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Filmmaker Reginald Hudlin still remembers meeting Sidney Poitier at a Hollywood party in the late 1980s.
Hudlin, then in his twenties, had yet to produce or direct a movie, though he had made some shorts. He was at the party with his older brother, Warrington, also a filmmaker, and their father, a teacher.
“And Sidney Poitier was at the party,” Hudlin recalls. “So I said: Dad, I’m going to introduce you to Sidney Poitier.” He found the superstar, and brought him face to face with his father
“And Sidney looks at my father and he says: Look at you. You’re more handsome than me. You’re richer than me. And you have these sons. I hate you.”
He was kidding of course. Hudlin’s dad floated away in a happy daze. “And it blew me away! I said: Wow, that’s a star. That’s how you do it. Right? Not only is he generous with his time but in, I dunno, two minutes he made a moment that I would never, ever forget.”
Hudlin continues: “So when I got the opportunity to make this movie, I said: Well, I owe him just for that alone. Forget everything else he’s done. I have to do this.”
This movie is simply called Sidney. Produced by Oprah Winfrey, directed by Hudlin and featuring interviews with Denzel Washington, Morgan Freeman, Robert Redford, Halle Berry, Spike Lee, Barbra Streisand and more, it explores the life and work of the actor, producer and director who died this year at the age of 94.
Sidney had its world premiere Sept. 10 at Roy Thomson Hall as part of the Toronto International Film Festival, with two additional screenings before streaming on AppleTV+.
The interviews that make up much of the film were shot over a two-year period, with a central sit-down with Poitier himself filmed years before that, but never seen until now. “I was not expected to live,” Poitier says dramatically at the outset, describing his premature birth to poor tomato farmers, and his early childhood years on tiny Cat Island in the Bahamas.
When he moved to New York City in 1943 he found his first acting jobs through the American Negro Theatre Company. But it was in motion pictures that he gained his greatest fame, beginning with a role in 1950’s No Way Out as a doctor who is blamed by a white man for the death of his brother, who had been wounded during an attempted robbery.
In 1959 Poitier became the first Black man to be nominated for best actor by the Academy of Motion Picture Arts and Sciences, for The Defiant Ones. In 1964 he was the first Black man to win that prize, for Lilies of the Field, and the only one until Denzel Washington won for Training Day, 38 years later.
Hudlin certainly counts himself as a fan, but it goes deeper than that. “Sidney Poitier was integral to my entire life,” he says. “I mean, he was not just an actor and a filmmaker. He was the definition of manhood. Besides my father, he was what you’re supposed to be. You’re supposed to be strong and intelligent and moral and courageous. And he represented all those things through the years.”
Hudlin remember being 10 years old when Buck and the Preacher came out in 1972 — “old enough to go to the movies by myself,” at least in those days. It was Poitier’s directing debut, a western in which he also starred opposite his lifelong friend Harry Belafonte.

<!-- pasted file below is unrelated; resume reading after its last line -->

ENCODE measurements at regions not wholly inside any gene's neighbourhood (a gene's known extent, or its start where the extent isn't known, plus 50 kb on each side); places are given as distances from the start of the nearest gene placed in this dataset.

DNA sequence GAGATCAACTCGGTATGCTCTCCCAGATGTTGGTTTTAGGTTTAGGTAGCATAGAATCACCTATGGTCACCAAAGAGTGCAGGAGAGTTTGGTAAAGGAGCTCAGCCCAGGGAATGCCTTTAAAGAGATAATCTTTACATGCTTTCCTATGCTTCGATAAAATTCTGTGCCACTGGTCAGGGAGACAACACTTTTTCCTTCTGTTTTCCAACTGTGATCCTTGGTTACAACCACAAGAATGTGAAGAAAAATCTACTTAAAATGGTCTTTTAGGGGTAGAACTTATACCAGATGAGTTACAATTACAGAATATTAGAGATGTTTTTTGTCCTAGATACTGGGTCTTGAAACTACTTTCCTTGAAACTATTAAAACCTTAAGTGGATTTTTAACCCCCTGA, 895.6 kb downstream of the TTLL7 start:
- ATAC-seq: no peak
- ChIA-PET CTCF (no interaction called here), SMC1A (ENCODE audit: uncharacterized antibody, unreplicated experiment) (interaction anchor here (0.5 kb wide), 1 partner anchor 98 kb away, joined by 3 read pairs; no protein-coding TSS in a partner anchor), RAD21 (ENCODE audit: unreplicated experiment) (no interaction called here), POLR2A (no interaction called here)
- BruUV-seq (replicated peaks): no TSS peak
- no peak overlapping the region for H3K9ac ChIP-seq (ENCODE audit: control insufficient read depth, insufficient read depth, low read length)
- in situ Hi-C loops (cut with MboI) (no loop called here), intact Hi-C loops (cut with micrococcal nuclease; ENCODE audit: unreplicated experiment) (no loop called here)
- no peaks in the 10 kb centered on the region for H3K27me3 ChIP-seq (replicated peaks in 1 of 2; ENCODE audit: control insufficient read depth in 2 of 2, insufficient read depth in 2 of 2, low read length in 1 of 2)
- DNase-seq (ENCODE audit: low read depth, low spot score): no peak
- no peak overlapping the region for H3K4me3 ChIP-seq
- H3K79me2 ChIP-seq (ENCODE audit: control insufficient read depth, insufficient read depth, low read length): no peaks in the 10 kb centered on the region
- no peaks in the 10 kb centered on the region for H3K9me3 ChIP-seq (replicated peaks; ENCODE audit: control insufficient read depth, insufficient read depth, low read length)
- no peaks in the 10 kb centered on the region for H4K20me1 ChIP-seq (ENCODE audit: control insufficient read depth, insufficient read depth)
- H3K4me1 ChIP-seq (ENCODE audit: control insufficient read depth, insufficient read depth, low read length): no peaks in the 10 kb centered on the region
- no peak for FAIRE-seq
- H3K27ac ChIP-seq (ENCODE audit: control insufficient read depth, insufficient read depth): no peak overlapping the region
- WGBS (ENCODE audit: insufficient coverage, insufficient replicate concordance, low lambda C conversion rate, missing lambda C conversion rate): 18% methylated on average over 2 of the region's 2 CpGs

“So I took the bus downtown in St. Louis and saw the movie. I think I probably stayed all day, and just watched it over and over again. And it was the opening weekend and they had posters. I remember getting a Buck and the Preacher poster and being very proud of that.”
Poitier may have made great inroads as a Black leading man when such a thing was almost unheard of, but not everyone was a fan. An op-ed by Clifford Mason in The New York Times in 1967 captured the mood of some Black academics and filmgoers who felt that Poitier was sticking too much to a noble character that white audiences could easily root for. Some used the term Uncle Tom. Mason called him a showcase n-word.
The movie doesn’t shy away from this controversy. And neither does Hudlin. But he notes that Poitier helped fuel a revolution in Black thinking and Black pride that couldn’t help but overtake him. It’s tough to stay at the forefront forever.
“The moment that he created through his work was so big and was happening so fast that by the time he’s making Guess Who’s Coming to Dinner (in 1967) it had gone to another place. But it was because of him. And I think that’s the perspective that we get looking at things historically.”
It was a shift he’s certain Poitier himself understood even as it was happening. “And that’s the kind of amazing foresight that is such an integral part of who he was. How did this guy with no role models — nothing like him ever existed before –— how did he know the right thing to do? How did he always make the right choice at every turn for such a long period?”
Hudlin thinks he knows the answer. He’s probably known since that long-ago meeting between his father and his hero. “He was empathetic and sensitive and he just knew where things were. He read the room. And he adjusted, you know, once he realized he didn’t have to carry everybody on his back, then he could switch and he could play an Everyman like he did in Uptown Saturday Night. Because he didn’t have to be a Superman all the time.”
Sidney debuted on the AppleTV+ streaming service on Sept. 23.